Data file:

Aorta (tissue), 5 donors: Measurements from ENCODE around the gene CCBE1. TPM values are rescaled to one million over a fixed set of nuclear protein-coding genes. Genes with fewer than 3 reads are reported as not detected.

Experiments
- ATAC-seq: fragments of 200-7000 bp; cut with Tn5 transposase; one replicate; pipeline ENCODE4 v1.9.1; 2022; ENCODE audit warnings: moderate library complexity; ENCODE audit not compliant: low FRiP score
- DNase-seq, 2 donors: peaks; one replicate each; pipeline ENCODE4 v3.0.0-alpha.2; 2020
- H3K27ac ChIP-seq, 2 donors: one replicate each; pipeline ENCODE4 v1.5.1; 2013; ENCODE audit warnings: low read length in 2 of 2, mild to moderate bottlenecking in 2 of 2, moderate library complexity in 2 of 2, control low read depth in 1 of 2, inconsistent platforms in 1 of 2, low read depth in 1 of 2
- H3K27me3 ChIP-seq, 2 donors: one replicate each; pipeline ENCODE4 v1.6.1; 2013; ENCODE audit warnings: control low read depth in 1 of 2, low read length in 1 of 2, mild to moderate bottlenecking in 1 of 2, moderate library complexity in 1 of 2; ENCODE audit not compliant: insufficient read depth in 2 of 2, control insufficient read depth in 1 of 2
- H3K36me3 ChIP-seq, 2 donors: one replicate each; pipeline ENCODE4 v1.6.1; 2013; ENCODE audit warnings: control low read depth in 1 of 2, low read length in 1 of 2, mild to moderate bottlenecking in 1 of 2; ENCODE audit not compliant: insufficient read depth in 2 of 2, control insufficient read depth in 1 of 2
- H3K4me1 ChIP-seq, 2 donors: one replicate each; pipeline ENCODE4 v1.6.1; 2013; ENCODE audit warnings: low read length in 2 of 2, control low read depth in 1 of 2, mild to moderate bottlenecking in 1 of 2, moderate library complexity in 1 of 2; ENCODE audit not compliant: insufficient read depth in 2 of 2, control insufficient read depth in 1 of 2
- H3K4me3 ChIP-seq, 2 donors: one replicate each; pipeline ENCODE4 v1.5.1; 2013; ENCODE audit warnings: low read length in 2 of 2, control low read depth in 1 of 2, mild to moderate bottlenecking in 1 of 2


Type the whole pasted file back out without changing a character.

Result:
Aorta (tissue), 5 donors: Measurements from ENCODE around the gene CCBE1. TPM values are rescaled to one million over a fixed set of nuclear protein-coding genes. Genes with fewer than 3 reads are reported as not detected.

Experiments
- ATAC-seq: fragments of 200-7000 bp; cut with Tn5 transposase; one replicate; pipeline ENCODE4 v1.9.1; 2022; ENCODE audit warnings: moderate library complexity; ENCODE audit not compliant: low FRiP score
- DNase-seq, 2 donors: peaks; one replicate each; pipeline ENCODE4 v3.0.0-alpha.2; 2020
- H3K27ac ChIP-seq, 2 donors: one replicate each; pipeline ENCODE4 v1.5.1; 2013; ENCODE audit warnings: low read length in 2 of 2, mild to moderate bottlenecking in 2 of 2, moderate library complexity in 2 of 2, control low read depth in 1 of 2, inconsistent platforms in 1 of 2, low read depth in 1 of 2
- H3K27me3 ChIP-seq, 2 donors: one replicate each; pipeline ENCODE4 v1.6.1; 2013; ENCODE audit warnings: control low read depth in 1 of 2, low read length in 1 of 2, mild to moderate bottlenecking in 1 of 2, moderate library complexity in 1 of 2; ENCODE audit not compliant: insufficient read depth in 2 of 2, control insufficient read depth in 1 of 2
- H3K36me3 ChIP-seq, 2 donors: one replicate each; pipeline ENCODE4 v1.6.1; 2013; ENCODE audit warnings: control low read depth in 1 of 2, low read length in 1 of 2, mild to moderate bottlenecking in 1 of 2; ENCODE audit not compliant: insufficient read depth in 2 of 2, control insufficient read depth in 1 of 2
- H3K4me1 ChIP-seq, 2 donors: one replicate each; pipeline ENCODE4 v1.6.1; 2013; ENCODE audit warnings: low read length in 2 of 2, control low read depth in 1 of 2, mild to moderate bottlenecking in 1 of 2, moderate library complexity in 1 of 2; ENCODE audit not compliant: insufficient read depth in 2 of 2, control insufficient read depth in 1 of 2
- H3K4me3 ChIP-seq, 2 donors: one replicate each; pipeline ENCODE4 v1.5.1; 2013; ENCODE audit warnings: low read length in 2 of 2, control low read depth in 1 of 2, mild to moderate bottlenecking in 1 of 2